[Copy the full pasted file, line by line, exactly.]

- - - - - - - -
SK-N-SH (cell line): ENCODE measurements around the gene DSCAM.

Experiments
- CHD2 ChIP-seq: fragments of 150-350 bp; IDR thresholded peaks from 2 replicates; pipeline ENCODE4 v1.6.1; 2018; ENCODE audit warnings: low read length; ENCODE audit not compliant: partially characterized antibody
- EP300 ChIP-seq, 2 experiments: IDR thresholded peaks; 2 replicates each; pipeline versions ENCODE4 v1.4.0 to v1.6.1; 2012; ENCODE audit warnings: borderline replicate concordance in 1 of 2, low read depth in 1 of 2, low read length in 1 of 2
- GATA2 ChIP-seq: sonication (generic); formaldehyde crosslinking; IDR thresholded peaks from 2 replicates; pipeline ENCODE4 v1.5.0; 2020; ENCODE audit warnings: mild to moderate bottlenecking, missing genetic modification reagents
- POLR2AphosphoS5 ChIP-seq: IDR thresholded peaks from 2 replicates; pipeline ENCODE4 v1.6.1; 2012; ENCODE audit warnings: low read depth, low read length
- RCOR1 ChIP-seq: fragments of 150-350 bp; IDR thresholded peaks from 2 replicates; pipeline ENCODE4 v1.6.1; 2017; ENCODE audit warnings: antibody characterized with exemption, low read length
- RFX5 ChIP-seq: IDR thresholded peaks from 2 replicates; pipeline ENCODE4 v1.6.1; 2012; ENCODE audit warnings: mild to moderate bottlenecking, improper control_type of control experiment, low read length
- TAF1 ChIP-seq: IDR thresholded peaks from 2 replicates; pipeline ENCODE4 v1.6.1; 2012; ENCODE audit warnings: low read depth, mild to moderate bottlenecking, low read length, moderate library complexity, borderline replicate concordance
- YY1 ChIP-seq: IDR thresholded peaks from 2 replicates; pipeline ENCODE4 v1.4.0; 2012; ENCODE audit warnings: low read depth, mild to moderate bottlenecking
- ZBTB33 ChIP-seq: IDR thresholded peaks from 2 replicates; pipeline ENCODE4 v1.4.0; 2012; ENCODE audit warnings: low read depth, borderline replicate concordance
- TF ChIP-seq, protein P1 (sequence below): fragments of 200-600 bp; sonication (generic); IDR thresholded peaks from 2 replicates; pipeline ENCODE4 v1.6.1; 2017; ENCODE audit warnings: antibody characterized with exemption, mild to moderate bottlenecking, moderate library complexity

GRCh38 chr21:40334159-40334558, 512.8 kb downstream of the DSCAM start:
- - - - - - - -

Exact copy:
SK-N-SH (cell line): ENCODE measurements around the gene DSCAM.

Experiments
- CHD2 ChIP-seq: fragments of 150-350 bp; IDR thresholded peaks from 2 replicates; pipeline ENCODE4 v1.6.1; 2018; ENCODE audit warnings: low read length; ENCODE audit not compliant: partially characterized antibody
- EP300 ChIP-seq, 2 experiments: IDR thresholded peaks; 2 replicates each; pipeline versions ENCODE4 v1.4.0 to v1.6.1; 2012; ENCODE audit warnings: borderline replicate concordance in 1 of 2, low read depth in 1 of 2, low read length in 1 of 2
- GATA2 ChIP-seq: sonication (generic); formaldehyde crosslinking; IDR thresholded peaks from 2 replicates; pipeline ENCODE4 v1.5.0; 2020; ENCODE audit warnings: mild to moderate bottlenecking, missing genetic modification reagents
- POLR2AphosphoS5 ChIP-seq: IDR thresholded peaks from 2 replicates; pipeline ENCODE4 v1.6.1; 2012; ENCODE audit warnings: low read depth, low read length
- RCOR1 ChIP-seq: fragments of 150-350 bp; IDR thresholded peaks from 2 replicates; pipeline ENCODE4 v1.6.1; 2017; ENCODE audit warnings: antibody characterized with exemption, low read length
- RFX5 ChIP-seq: IDR thresholded peaks from 2 replicates; pipeline ENCODE4 v1.6.1; 2012; ENCODE audit warnings: mild to moderate bottlenecking, improper control_type of control experiment, low read length
- TAF1 ChIP-seq: IDR thresholded peaks from 2 replicates; pipeline ENCODE4 v1.6.1; 2012; ENCODE audit warnings: low read depth, mild to moderate bottlenecking, low read length, moderate library complexity, borderline replicate concordance
- YY1 ChIP-seq: IDR thresholded peaks from 2 replicates; pipeline ENCODE4 v1.4.0; 2012; ENCODE audit warnings: low read depth, mild to moderate bottlenecking
- ZBTB33 ChIP-seq: IDR thresholded peaks from 2 replicates; pipeline ENCODE4 v1.4.0; 2012; ENCODE audit warnings: low read depth, borderline replicate concordance
- TF ChIP-seq, protein P1 (sequence below): fragments of 200-600 bp; sonication (generic); IDR thresholded peaks from 2 replicates; pipeline ENCODE4 v1.6.1; 2017; ENCODE audit warnings: antibody characterized with exemption, mild to moderate bottlenecking, moderate library complexity

GRCh38 chr21:40334159-40334558, 512.8 kb downstream of the DSCAM start: